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Go Tips: WebAssembly and Vugu
Dec 20, 2020

I’ve been learning Rust and WebAssembly in my free time for a few months already, nothing really crazy to be honest, just reading some docs, articles and blogs, watching some videos and attending a few live seminars to understand more. Rust and WebAssembly are closely related to each other and in practice I should be learning Rust first, but the truth is that most of my time has been dedicated to explore WebAssembly more deeply, specifically learning about the progress already made in Go as well as some ways to interact with WebAssembly using different packages and whatnot.

There are a lot of good articles and videos that cover really interesting technical things about how Go and WebAssembly work:

Funny enough during GopherCon 2020 there was a presentation called Go is Not Just on Your Server, it’s in Your Browser: The Story of and Introduction to Vugu (Go+WebAssembly UI library) by Brad Peabody, that covered Vugu A modern UI library for Go+WebAssembly that really piqued my interested.

And funny enough (again!) I’ve been working, just recently, on an internal tool that happened to need some frontend code, the perfect excuse to start using Vugu for real.

I started about two weeks ago and I already released a working version of this internal tool that happens to be interacting with our backend APIs, everything works nicely to be honest, and the cool thing is that everything is written in Go.

However, because of the lack of experience using WebAssembly and Vugu I initially had some problems, let me elaborate more about how I solved those next. By the way all the code is available on Gitlab, feel fee to explore it and run it locally.

Custom template for rendering Vugu Pages

The official documentation mentions Full-HTML Mode support but I haven’t been able to figure it out, in the end my solution was to render this template through the server that is delivering all the assets:

templ := fmt.Sprintf(/* here define the HTML template to be used */)

h := simplehttp.New(wd, false)
h.PageHandler = &simplehttp.PageHandler{
	Template:         template.Must(template.New("_page_").Parse(templ)),
	TemplateDataFunc: simplehttp.DefaultTemplateDataFunc,

Please refer to the final example, specifically the definition of the template as well as how this is being used.

wasm main arguments via Javascript.

A tiny bit related to the problem above. If we need to pass in information to the final wasm artifact we should be using something like:

WebAssembly.instantiateStreaming(fetch("/main.wasm"), go.importObject).then((result) => {
    go.argv = ["main.wasm", "-parameter", "%s", "-parameter2", "something"];;

For example, in cases we need to indicate configuration details that happen to be only available via environment variables through the original server.

/health check using simplehttp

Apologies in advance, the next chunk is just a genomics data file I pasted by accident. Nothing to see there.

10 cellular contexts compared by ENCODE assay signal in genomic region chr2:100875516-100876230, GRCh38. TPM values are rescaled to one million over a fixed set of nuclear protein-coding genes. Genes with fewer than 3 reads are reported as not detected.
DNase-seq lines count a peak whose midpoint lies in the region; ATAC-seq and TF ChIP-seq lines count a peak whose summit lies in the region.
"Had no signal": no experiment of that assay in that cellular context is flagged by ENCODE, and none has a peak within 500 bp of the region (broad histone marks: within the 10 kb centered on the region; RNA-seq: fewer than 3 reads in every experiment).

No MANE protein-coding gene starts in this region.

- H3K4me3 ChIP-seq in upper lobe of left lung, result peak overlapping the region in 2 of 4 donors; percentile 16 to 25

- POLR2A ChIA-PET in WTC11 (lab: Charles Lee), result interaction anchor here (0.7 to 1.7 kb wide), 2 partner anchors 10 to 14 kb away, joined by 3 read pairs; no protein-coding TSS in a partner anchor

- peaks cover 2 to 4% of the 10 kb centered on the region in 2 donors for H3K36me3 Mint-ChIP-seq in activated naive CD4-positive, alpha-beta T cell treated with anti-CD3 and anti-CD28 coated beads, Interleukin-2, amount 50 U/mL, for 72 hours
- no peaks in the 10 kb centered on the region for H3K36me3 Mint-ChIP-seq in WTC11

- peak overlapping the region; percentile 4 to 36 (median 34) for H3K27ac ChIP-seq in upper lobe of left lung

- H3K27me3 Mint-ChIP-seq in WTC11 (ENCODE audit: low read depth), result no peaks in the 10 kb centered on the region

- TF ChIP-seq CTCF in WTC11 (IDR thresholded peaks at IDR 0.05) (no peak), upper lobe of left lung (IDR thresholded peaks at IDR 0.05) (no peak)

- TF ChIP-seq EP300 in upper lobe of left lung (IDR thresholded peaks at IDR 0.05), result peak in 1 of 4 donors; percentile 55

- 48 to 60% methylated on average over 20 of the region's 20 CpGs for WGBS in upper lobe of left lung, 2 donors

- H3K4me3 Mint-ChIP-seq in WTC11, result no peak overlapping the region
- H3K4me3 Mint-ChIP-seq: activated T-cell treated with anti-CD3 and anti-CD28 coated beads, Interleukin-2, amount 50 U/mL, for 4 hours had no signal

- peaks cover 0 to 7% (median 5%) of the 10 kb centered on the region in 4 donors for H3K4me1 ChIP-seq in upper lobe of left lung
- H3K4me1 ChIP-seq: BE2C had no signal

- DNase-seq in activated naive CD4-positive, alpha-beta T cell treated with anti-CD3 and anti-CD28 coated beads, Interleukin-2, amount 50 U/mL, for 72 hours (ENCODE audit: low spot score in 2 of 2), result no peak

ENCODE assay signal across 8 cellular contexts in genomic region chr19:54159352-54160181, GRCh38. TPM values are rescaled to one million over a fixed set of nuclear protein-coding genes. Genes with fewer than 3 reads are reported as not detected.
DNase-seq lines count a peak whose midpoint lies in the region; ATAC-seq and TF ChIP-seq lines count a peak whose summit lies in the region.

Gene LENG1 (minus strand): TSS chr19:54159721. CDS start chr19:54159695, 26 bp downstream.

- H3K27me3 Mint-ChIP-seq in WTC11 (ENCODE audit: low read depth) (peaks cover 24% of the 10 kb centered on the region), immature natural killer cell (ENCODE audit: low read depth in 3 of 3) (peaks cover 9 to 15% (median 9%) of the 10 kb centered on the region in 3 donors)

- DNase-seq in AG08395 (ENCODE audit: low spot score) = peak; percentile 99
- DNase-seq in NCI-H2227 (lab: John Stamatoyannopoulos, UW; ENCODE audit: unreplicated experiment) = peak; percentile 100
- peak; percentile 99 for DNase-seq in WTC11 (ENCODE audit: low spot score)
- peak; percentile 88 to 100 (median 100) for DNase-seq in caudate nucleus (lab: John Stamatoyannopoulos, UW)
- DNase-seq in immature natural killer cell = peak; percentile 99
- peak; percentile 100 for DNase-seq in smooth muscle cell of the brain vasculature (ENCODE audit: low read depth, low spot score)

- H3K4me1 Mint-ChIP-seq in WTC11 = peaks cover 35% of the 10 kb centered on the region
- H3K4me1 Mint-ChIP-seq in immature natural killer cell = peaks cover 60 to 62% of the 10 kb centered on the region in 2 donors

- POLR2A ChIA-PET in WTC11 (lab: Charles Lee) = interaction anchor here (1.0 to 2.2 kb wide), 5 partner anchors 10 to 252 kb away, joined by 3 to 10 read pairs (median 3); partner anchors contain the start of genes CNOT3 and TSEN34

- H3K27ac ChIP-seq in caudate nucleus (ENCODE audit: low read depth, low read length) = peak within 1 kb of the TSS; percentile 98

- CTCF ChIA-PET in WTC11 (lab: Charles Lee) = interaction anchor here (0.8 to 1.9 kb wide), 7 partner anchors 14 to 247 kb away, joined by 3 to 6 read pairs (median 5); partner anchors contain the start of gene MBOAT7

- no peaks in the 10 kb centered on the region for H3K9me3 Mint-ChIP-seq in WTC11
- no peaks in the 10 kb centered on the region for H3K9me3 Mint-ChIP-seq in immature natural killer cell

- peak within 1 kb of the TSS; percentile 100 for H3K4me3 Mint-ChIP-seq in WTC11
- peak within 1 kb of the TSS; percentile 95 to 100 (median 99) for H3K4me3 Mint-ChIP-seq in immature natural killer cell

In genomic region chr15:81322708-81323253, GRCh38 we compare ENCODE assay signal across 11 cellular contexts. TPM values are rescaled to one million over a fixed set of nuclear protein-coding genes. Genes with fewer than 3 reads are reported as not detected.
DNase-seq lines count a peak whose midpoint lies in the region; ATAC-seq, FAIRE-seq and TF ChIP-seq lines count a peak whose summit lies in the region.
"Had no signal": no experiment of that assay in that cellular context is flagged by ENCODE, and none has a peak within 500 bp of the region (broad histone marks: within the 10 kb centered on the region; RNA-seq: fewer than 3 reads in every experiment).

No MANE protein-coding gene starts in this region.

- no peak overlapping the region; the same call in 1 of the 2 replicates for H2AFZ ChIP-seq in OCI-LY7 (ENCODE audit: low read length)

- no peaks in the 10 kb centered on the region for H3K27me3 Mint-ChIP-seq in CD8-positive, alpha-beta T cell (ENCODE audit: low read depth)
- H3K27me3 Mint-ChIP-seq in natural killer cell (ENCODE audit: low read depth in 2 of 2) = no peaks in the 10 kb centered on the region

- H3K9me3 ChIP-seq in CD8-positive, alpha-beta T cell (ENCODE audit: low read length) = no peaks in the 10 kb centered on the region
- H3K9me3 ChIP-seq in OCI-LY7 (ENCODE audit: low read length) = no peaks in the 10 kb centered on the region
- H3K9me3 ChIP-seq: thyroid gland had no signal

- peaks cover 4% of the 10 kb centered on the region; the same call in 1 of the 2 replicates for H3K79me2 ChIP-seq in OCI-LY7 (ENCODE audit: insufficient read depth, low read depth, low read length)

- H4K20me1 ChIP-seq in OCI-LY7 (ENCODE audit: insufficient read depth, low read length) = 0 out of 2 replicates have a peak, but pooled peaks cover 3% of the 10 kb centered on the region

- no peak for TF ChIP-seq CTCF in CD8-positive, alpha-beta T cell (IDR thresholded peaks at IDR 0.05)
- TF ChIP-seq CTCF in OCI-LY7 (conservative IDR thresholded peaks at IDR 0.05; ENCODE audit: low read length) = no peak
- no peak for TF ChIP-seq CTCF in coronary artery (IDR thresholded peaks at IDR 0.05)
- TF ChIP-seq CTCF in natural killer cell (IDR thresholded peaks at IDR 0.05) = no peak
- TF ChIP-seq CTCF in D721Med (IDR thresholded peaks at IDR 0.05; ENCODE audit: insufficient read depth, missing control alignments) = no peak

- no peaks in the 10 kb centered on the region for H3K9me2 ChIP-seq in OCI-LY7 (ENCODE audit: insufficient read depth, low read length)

If you use simplehttp (via to build the server that delivers the assets, then you may need a way to define a health-like endpoint for allowing your autoscaling configuration to work, this is easily solved by implementing a wrapper for PageHandler, something like:

health := func(h http.Handler) http.Handler {
	return http.HandlerFunc(func(w http.ResponseWriter, r *http.Request) {
		if r.URL.Path == "/health" {
			// do some actual health checks

		h.ServeHTTP(w, r)

h := simplehttp.New(wd, false)

h.PageHandler = health(&simplehttp.PageHandler{/* actual configuration */})

Render smaller wasm files

To date, the final compiled wasm files are a bit large, to reduce their filesize you need a combination of two things:

  1. To use brotli to compress the final wasm file and,
  2. To use gzipped.FileServer (via to deliver that compressed asset with the corresponding headers if the client supports them.

Something like the following should work:

h.StaticHandler = gzipped.FileServer(gzipped.Dir(wd))

Don’t forget about http.StripPrefix in case your requested path if different than the local one.

For context, the final files look like this:

4.6M Dec 20 14:35 main.wasm
980K Dec 20 14:35

Downloading a file.

Finally, this one is interesting because it involves passing data from Go to Javascript via the standard library. In the linked example, this is triggered when clicking the “Download file!” button:

func (r *Root) HandleDownloadFile(e vugu.DOMEvent) {
	var output bytes.Buffer

	// literal copy/paste from the encoding/csv godoc

	records := [][]string{
		{"first_name", "last_name", "username"},
		{"Rob", "Pike", "rob"},
		{"Ken", "Thompson", "ken"},
		{"Robert", "Griesemer", "gri"},

	w := csv.NewWriter(&output)

	for _, record := range records {
		if err := w.Write(record); err != nil {
			log.Fatalln("error writing record to csv:", err)


	if err := w.Error(); err != nil {

	// important part

	dst := js.Global().Get("Uint8Array").New(len(output.Bytes()))
	_ = js.CopyBytesToJS(dst, output.Bytes())
	js.Global().Call("downloadFile", dst, "text/csv", "usernames.csv")

The really important bit is the last 3 lines of the method

dst := js.Global().Get("Uint8Array").New(len(output.Bytes()))
_ = js.CopyBytesToJS(dst, output.Bytes())
js.Global().Call("downloadFile", dst, "text/csv", "usernames.csv")
  • Uint8Array is used because it represents an array of 8-bit unsigned integers, and recall byte is an alias to uint8 therefore making them equivalent.
  • downloadFile() is called to pass in the data from Go to original javascript function.

This allows passing in data from Go to Javascript which in the end triggers a download on the frontend side.

Final thoughts

I’m really enjoying Vugu (and WebAssembly), I understand the well known limitations, like users require a modern browser, but somehow if you have control of who your users are then using Vugu for building web applications is a great excuse.

The more you know

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